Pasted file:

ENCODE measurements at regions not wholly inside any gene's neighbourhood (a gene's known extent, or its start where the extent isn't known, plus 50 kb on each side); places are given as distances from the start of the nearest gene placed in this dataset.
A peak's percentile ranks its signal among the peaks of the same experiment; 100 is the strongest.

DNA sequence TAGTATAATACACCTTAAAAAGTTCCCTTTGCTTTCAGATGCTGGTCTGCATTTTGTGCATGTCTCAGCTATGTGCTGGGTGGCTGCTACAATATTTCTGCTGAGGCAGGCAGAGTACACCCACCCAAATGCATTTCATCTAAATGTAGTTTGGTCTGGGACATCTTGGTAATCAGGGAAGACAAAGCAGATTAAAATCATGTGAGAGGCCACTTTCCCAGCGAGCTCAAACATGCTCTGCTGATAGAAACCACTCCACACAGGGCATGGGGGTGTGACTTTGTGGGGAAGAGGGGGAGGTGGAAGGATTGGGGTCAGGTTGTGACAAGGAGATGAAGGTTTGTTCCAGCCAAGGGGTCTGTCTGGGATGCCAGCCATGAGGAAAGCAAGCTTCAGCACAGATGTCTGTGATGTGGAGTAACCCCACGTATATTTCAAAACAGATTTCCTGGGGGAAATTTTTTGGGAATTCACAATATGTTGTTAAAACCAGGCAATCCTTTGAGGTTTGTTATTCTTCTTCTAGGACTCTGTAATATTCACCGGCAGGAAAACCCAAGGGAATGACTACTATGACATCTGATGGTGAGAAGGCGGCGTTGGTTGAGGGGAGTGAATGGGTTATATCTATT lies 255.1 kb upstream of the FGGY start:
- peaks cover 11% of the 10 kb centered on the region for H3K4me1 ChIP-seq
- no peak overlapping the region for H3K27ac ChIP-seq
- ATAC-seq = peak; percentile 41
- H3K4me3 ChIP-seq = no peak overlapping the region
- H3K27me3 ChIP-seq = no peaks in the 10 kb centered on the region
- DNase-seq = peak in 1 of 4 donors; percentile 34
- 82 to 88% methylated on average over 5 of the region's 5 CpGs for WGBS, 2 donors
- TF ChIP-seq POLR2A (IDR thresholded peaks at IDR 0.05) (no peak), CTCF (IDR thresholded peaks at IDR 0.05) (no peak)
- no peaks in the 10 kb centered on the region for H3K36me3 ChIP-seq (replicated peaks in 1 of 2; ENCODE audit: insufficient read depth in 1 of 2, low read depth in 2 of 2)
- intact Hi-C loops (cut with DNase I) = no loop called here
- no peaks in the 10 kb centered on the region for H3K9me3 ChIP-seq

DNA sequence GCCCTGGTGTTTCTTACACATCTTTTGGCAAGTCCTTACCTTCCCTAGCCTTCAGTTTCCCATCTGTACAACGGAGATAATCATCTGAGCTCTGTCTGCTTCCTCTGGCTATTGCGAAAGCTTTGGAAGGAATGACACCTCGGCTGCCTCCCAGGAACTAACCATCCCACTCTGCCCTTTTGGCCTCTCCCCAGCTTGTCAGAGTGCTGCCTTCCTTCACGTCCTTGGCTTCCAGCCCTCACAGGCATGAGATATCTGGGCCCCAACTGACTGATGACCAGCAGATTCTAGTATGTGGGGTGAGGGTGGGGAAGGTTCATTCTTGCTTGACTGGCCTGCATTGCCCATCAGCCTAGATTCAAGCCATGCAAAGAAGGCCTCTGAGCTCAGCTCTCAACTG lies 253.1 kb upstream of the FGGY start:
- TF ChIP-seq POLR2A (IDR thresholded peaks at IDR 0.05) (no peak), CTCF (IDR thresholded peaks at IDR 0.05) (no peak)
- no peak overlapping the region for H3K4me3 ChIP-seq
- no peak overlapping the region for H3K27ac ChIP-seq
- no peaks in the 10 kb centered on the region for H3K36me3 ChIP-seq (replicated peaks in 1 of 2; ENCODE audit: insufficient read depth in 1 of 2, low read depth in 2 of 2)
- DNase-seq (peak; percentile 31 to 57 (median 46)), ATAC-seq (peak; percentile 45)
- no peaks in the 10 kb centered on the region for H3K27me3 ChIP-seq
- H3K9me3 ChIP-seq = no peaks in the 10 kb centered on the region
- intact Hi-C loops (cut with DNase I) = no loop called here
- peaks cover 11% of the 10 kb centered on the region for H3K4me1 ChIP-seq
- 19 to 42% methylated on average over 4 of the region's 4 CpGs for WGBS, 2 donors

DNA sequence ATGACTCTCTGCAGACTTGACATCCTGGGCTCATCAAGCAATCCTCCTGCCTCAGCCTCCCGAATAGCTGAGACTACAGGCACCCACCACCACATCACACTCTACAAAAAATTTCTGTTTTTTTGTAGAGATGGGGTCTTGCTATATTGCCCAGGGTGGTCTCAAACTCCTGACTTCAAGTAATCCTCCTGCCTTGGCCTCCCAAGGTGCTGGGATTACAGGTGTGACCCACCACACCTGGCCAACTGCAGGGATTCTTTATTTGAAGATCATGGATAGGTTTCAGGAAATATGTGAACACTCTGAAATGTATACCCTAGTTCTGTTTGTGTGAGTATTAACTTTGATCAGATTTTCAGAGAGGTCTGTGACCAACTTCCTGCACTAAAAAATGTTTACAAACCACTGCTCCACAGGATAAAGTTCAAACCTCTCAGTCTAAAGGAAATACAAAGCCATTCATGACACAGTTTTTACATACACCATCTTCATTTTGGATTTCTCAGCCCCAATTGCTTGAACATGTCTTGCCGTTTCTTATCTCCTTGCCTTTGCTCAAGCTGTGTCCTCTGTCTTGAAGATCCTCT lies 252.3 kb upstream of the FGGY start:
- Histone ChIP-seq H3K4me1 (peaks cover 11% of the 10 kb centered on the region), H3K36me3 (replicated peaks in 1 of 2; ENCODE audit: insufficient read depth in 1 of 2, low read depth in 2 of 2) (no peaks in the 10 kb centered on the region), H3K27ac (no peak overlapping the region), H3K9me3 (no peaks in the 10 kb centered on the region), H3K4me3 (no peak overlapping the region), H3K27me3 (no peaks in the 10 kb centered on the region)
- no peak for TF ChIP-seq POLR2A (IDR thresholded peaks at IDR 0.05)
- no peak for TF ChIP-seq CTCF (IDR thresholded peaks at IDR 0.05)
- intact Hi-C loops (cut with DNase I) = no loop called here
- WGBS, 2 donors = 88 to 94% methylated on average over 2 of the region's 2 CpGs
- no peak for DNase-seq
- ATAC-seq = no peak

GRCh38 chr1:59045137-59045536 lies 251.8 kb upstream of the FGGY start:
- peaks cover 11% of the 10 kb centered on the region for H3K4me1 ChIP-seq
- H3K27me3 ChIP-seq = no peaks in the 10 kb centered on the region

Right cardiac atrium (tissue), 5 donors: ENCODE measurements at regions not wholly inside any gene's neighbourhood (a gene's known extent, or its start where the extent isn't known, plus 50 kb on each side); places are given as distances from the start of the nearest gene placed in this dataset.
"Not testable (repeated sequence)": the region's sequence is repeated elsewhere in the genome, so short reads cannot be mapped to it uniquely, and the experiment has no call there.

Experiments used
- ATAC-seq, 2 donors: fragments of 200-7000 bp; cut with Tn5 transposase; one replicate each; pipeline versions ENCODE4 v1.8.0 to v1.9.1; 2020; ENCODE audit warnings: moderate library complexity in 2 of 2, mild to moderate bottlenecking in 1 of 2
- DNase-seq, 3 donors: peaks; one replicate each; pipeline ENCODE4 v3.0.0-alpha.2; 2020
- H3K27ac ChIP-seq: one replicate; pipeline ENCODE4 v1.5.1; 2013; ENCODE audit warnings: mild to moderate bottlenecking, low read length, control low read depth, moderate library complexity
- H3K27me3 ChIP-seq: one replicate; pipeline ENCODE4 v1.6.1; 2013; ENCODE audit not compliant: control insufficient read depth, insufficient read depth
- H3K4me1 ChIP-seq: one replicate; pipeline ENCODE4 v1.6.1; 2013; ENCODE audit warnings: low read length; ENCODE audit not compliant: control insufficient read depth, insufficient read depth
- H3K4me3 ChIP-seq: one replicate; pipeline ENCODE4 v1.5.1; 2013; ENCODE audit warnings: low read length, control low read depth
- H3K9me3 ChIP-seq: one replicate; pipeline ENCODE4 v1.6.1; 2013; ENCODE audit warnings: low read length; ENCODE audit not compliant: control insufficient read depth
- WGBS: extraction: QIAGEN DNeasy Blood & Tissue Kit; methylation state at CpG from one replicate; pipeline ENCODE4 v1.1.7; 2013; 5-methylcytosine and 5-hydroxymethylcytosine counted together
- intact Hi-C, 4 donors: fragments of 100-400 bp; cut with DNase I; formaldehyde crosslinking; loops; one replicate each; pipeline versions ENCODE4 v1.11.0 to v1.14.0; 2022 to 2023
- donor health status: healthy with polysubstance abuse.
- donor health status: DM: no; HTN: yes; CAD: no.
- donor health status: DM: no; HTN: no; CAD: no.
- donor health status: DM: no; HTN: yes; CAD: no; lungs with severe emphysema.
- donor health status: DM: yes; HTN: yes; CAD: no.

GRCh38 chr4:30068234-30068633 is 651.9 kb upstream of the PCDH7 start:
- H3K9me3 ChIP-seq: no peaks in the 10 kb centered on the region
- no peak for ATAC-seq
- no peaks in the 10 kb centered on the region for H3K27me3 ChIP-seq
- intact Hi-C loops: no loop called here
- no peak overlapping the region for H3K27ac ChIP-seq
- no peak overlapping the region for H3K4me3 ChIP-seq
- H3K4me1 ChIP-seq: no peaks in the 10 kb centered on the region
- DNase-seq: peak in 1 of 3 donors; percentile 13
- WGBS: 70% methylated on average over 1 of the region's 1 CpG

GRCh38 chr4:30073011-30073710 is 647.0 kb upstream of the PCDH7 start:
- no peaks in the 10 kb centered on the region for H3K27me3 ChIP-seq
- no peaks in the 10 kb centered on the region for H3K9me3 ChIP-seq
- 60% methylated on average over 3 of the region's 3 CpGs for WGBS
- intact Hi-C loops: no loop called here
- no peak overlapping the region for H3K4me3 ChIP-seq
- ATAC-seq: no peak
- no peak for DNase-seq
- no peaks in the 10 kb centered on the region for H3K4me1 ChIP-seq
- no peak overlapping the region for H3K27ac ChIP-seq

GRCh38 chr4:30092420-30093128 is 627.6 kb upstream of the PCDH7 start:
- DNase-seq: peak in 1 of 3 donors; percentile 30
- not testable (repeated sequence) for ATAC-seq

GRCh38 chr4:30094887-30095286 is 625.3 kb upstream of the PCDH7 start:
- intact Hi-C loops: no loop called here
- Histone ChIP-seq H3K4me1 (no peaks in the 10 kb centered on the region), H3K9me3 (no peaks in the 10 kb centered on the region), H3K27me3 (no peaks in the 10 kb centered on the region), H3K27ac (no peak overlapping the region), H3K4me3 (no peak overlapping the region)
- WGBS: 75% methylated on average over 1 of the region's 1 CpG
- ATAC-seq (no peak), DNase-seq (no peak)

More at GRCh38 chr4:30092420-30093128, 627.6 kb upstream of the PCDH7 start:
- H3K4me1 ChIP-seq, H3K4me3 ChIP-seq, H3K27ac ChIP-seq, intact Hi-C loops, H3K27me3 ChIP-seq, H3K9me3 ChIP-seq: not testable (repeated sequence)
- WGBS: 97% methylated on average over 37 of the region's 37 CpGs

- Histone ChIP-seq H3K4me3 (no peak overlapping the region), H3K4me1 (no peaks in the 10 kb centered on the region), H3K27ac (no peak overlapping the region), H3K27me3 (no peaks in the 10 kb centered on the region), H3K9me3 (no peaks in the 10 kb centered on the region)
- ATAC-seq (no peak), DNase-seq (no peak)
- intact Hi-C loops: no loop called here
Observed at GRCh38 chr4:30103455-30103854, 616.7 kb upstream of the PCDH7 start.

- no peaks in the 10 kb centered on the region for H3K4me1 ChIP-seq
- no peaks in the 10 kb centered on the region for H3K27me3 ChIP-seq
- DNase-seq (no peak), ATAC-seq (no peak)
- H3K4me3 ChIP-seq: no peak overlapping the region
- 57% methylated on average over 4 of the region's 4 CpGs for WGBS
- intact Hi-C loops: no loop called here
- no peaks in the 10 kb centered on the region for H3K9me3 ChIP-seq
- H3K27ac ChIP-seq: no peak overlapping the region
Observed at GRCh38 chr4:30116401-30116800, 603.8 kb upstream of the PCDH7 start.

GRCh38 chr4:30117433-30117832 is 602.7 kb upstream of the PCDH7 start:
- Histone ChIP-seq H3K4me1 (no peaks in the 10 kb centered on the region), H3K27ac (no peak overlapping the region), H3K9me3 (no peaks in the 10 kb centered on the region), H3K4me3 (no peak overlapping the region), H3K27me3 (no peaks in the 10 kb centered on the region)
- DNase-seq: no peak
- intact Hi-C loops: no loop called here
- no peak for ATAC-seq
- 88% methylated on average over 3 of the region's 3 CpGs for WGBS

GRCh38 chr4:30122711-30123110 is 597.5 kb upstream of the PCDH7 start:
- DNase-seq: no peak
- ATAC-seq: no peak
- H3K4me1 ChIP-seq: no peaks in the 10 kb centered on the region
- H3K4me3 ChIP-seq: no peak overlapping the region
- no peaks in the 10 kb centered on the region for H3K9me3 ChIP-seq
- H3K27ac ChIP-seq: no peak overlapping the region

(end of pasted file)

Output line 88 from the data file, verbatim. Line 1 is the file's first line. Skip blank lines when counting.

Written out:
Observed at GRCh38 chr4:30103455-30103854, 616.7 kb upstream of the PCDH7 start.